While the invention has been described in connection with a specific embodiment thereof, and a particular use therefor, it will be understood that it is capable of further application, and this application is intended to cover any variations, uses, or adaptations of the invention, follow ing, in general, the principles of the invention and including such departures from the present disclosure as come within known or customary practice in the art to which the invention pertains, and as may be applied to the essential fetures hereinbefore set forth, and as fall within the scope of the invention, or the limits of the appended claims.

' comprising a container consisting of a single piece of Having thus described my invention, what I claim is:

1. A removable and reusable tray for use in making a corrective foot-molded appliance for a shoe, said tray thin, flexible plastic material from which a foot-molded appliance can be stripped, said container being shaped externally and internally to the inside shape of a shoe so that the container can be inserted inside a shoe to hold a moldable material for making a dynamic impression of a foot thereby to form the foot-molded appliance, said container having a sole portion, a heel portion, and a shank portion connecting said sole and heel portions, and said container having a flange around the heel portion thereof and along the sides of said shank portion, the sole, heel and shank portions of the container and said flange being of the same thickness and all being of uniform thickness throughout.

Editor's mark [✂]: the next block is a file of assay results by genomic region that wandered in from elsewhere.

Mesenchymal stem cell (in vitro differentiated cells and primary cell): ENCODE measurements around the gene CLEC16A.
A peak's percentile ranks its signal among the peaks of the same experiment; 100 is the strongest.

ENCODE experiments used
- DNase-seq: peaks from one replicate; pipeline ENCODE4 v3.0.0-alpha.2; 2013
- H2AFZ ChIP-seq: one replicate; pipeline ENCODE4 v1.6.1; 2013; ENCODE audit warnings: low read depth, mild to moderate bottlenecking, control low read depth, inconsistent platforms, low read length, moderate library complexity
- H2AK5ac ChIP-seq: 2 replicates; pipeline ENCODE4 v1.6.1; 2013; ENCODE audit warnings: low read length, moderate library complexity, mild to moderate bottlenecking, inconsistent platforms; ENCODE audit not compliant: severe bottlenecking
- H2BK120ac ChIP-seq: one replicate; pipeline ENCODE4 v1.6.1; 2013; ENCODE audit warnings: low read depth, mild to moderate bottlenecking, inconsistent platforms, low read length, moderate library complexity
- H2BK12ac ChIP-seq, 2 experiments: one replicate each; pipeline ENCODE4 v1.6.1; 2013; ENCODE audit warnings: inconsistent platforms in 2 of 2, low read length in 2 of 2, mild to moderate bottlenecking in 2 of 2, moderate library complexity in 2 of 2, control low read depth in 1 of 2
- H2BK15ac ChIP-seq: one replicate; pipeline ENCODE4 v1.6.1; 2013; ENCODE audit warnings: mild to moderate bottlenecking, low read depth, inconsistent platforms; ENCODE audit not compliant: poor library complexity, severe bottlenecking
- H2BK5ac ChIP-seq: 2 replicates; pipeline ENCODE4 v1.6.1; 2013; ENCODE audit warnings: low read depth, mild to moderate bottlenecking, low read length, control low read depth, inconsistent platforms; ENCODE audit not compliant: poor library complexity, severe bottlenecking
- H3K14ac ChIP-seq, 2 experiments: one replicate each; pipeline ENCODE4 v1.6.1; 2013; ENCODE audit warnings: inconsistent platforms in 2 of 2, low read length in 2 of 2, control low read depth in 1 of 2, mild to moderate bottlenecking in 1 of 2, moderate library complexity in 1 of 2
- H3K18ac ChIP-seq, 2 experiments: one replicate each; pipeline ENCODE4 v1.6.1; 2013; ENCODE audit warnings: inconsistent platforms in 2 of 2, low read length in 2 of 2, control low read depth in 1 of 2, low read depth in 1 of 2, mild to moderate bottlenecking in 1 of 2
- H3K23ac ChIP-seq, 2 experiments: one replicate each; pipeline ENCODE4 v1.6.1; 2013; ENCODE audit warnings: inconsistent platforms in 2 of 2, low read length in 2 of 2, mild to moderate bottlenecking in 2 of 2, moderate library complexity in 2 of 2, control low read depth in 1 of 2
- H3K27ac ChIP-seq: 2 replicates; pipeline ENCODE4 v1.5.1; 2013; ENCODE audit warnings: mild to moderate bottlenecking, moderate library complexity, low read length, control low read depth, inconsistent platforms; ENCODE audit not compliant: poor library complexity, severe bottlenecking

2. A removable and reusable tray as claimed in claim 1 wherein the flange varies in height around the heel portion of the container, and wherein the flange is of greater height at the inside side of the container than at the outside side thereof.

3. A removable and reusable tray as claimed in claim 2 wherein the height of the flange at any one point is such as to support and enclose, during making of the impression, only those areas of the patients foot which exert a component of horizontal thrust in walking.

References Cited in the tile of this patent UNITED STATES PA'IENIS

Patent Citations
Cited PatentFiling datePublication dateApplicantTitle
US865836 *Dec 20, 1906Sep 10, 1907Frank Frederick WedekindFoot-supporter.
US1111361 *Apr 16, 1913Sep 22, 1914Laurence CarrInsole for boots and shoes.
US2156086 *Mar 30, 1935Apr 25, 1939Hack Shoe CoOrthopedic shoe
US2200068 *Mar 14, 1939May 7, 1940Jodel IncShoe construction
US2417852 *Apr 26, 1944Mar 25, 1947Zerkle Lawrence CFoot corrector
US2530737 *Oct 16, 1945Nov 21, 1950Benson Anton AShoe molded to shape of foot